Manufacturing technology has finally caught up to imagination and digital rendering. These extreme sets of staircases represent unique, asymmetrical works of functional art – each is installed in an actual London home, but based on three-dimensional computer modeling and created using laser-cut materials.
If you feel a bit dizzy, just reach out for the handrail…wait, that might not work either. Everything about these designs by architect Alex Haw of Atmos is warped, bent and twisted, from the treads and risers up through the balusters and banisters.
For instance, as seen above:
“These stairs for a residential project (Sensualscaping) took us in an important new direction, harnessing digital production and fabrication to form a seamless and deeply sculptural experience. This page documents a component that we felt was rich enough in detail to merit further exploration and explanation.”
“The stair is a continuation and intensification of the simple graphic skirting board lines that trace their way through the house. As they turn the corner into the stair void, they expand like a genie released from a lamp, curling and separating and bifurcating from the wall to form the delicate edge of the stair treads, lifting into the air to rise as the veil of the balustrade. This veil hangs gently from above as a series of thin paired threads, softly pulled back at the entry to allow movement past, gently splaying around the corner to meet and carry the arriving visitor onwards & upwards.”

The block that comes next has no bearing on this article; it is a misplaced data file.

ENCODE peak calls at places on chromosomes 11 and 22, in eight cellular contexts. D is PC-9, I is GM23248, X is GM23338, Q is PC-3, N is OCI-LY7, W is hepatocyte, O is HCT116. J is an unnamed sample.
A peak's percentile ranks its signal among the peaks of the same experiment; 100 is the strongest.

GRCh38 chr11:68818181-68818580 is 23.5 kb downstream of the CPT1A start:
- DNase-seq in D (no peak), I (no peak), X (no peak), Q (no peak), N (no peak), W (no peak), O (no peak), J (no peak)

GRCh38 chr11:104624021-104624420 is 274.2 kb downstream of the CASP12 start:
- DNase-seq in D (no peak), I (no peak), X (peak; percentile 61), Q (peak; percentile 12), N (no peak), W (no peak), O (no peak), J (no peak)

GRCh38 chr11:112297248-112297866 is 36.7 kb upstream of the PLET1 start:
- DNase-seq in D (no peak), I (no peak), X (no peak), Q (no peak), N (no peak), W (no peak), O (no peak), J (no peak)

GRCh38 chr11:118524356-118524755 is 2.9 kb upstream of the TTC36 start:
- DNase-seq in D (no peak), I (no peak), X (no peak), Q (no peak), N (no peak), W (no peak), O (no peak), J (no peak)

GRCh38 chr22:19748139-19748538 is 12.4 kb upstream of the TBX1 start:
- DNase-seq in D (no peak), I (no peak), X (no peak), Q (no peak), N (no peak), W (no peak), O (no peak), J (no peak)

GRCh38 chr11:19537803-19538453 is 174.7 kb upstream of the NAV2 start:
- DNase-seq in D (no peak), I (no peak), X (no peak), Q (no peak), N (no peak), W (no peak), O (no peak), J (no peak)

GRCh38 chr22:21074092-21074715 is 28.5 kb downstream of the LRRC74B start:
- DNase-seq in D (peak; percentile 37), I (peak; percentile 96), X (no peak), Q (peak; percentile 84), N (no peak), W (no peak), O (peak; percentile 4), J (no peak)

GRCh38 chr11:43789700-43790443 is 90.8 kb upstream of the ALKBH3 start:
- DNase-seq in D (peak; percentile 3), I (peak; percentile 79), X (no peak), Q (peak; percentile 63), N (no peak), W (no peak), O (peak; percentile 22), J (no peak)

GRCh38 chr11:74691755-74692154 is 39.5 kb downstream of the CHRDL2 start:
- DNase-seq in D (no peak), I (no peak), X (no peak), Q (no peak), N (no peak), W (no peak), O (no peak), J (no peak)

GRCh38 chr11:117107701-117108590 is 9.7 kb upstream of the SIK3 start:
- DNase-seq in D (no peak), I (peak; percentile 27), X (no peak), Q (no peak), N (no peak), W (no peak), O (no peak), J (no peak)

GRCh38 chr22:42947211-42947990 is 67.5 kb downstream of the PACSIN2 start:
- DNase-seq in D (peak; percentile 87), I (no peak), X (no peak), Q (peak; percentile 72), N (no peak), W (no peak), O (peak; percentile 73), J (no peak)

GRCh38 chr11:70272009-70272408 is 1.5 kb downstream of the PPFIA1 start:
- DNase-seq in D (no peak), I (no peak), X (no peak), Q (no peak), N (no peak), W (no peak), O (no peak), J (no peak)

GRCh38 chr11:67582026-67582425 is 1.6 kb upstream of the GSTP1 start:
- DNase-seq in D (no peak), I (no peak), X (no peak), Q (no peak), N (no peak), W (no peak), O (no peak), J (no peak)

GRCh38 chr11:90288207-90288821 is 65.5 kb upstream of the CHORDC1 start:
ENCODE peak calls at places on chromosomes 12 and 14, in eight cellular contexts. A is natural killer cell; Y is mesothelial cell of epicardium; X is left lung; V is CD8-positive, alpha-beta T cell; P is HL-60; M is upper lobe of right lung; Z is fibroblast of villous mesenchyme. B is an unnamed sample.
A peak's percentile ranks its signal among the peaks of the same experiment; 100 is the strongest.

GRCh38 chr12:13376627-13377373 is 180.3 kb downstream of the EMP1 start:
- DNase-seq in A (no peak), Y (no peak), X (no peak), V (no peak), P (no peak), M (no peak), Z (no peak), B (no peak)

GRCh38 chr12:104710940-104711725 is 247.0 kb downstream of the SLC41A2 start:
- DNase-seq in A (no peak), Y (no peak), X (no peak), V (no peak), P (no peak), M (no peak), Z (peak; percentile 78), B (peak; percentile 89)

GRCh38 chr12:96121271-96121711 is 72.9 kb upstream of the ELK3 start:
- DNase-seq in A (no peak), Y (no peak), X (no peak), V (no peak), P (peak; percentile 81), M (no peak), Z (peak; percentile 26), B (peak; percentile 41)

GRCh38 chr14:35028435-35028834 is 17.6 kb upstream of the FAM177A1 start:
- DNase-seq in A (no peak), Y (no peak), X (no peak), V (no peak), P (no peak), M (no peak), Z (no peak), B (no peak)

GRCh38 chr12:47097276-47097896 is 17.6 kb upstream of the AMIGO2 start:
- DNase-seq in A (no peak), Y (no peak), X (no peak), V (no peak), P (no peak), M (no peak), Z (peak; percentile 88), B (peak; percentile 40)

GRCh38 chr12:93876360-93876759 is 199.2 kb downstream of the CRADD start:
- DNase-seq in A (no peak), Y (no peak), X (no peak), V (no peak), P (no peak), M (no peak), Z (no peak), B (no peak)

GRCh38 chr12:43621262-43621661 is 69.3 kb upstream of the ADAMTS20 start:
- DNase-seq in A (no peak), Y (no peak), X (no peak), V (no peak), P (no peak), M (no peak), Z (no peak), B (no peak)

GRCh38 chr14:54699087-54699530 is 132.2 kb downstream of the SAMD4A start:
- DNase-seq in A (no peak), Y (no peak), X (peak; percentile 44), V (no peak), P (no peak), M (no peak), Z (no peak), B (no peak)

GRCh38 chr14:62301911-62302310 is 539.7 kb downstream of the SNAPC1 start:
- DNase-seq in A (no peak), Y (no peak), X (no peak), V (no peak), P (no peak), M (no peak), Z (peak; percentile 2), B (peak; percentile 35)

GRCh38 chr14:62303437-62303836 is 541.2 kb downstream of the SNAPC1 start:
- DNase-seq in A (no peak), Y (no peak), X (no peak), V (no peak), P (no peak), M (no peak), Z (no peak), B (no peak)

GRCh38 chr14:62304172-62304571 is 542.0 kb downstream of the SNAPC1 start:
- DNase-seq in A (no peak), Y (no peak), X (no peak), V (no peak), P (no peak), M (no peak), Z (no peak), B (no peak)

The white stairs and supporting elements seen above were fabricated digitally, printed in flat-pack form from MDF (with some metal accessories) then slotted back together on site – a task that would be impossibly time-consuming to try and do by hand.
More than merely a bridge between floors, each of these fluid, sculptural stairwells works as a connector between the interior and exterior of the home and supplemental seating as well as a filter for light and central decorative element – a curved accent in otherwise square spaces.